Scott Brown isn't going anywhere. The former Massachusetts senator, who lost his seat to Elizabeth Warren in November, has no plans to run for Senate again — but he could still be eyeing the governor's mansion, according to an interview he gave to Boston's Fox affiliate that aired on Monday night. After showing off his infamous truck (which has 249,747 miles on it) and a photo of him costumed as KISS bassist Gene Simmons, Brown told reporter Maria Stephanos that he is, in fact, pondering a run for Massachusetts governor in 2014. "Of course I'm thinking about it," Brown said. "But right now the best thing ... is just to hang tight and recharge and be active."

Here's an excerpt from his interview:

Brown's latest statements compound previous rumors that he might somehow follow the path of former Massachusetts governor Mitt Romney, who based a large portion of his 2012 presidential campaign on his experience as a Republican in the executive branch of blue-state Massachusetts. But Brown is hedging here, and for good reason: he may not enjoy the full-throated support of the state's GOP leaders, who see him as an adept legislator, not a confident executive. (Hence the intense campaign to convince Brown to run for John Kerry's old seat upon Kerry's confirmation as Secretary of State, and dissuade him from running for governor.) As we've noted before, Brown is a career politician — a sentiment his Senate campaign worked vigorously to deflect — not a private equity magnate who successfully delivered universal health care to the state's 6.6 million citizens.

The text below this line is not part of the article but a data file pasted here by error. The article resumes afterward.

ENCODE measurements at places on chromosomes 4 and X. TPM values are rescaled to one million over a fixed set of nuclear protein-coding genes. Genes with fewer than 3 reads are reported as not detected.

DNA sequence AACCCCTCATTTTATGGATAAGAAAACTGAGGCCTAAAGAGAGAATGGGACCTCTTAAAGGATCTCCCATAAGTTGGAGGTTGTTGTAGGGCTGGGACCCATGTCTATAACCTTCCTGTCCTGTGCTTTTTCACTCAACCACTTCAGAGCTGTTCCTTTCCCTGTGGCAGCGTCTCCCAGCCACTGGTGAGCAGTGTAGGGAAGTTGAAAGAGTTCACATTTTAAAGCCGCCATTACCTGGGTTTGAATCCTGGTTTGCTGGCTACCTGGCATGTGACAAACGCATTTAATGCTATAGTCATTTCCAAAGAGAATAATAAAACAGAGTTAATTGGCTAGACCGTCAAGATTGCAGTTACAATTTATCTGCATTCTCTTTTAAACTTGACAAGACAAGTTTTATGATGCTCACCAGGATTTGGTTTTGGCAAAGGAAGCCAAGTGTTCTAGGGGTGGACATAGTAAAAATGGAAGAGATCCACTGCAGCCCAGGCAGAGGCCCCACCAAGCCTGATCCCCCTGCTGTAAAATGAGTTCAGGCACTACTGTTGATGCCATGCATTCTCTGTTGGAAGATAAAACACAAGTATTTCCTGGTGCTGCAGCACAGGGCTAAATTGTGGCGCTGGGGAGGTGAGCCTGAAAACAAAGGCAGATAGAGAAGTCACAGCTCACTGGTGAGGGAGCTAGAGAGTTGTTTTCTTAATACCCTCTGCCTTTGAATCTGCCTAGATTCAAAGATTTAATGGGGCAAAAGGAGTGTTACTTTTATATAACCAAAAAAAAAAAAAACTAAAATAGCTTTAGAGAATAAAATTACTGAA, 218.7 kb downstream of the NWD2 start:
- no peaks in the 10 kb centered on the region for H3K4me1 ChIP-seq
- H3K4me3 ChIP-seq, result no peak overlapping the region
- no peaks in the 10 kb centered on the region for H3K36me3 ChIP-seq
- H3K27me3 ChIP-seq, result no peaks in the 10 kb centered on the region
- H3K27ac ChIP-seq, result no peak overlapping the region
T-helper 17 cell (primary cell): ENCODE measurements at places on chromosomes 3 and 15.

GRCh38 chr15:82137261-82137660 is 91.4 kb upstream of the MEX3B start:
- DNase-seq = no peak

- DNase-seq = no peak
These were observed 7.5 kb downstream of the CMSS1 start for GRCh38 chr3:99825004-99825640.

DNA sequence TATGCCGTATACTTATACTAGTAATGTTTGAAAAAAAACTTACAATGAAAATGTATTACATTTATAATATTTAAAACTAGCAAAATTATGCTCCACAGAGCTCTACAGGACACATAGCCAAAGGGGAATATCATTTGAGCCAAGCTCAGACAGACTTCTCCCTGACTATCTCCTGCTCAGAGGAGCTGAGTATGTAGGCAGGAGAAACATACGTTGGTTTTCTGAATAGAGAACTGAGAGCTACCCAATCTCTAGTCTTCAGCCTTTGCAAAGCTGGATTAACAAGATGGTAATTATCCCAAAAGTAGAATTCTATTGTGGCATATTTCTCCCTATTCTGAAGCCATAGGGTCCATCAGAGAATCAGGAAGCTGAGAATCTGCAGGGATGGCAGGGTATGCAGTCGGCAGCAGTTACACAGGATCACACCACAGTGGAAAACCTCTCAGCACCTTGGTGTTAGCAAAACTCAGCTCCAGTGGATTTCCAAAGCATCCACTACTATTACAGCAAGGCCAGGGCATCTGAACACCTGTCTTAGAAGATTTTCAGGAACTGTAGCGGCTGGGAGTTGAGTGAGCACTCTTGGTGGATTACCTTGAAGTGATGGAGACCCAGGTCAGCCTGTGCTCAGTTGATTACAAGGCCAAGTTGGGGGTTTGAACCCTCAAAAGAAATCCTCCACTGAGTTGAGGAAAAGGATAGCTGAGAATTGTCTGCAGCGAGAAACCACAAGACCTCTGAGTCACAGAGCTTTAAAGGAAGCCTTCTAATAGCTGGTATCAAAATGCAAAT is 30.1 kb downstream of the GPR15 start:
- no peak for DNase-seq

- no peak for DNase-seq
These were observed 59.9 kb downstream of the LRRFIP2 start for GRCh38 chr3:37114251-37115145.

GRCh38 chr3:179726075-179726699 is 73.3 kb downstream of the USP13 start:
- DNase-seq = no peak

Yet Brown remains quite popular, and is perfectly capable of raising enough money to finance a gubernatorial campaign. Plus, he enjoys wide out-of-state support, and would add another entry to the list of Republicans who govern blue states, like Chris Christie and Scott Walker. Still, he'll have to negotiate the mistakes his last campaign — the bizarre questioning of Elizabeth Warren's racial heritage, the video of his staff doing "Tomahawk chops," his meandering answer about his favorite Supreme Court justice — many of which evidenced a lack of discipline that, while forgivable in a Senate campaign, could be deadly in a race for governor.

Indeed, Brown is still licking a few of those wounds. Apropos of nothing, he told Maria Stephanos in his interview that his controversial jacket cost only a buck fifty, not the $600 that Elizabeth Warren claimed during the campaign.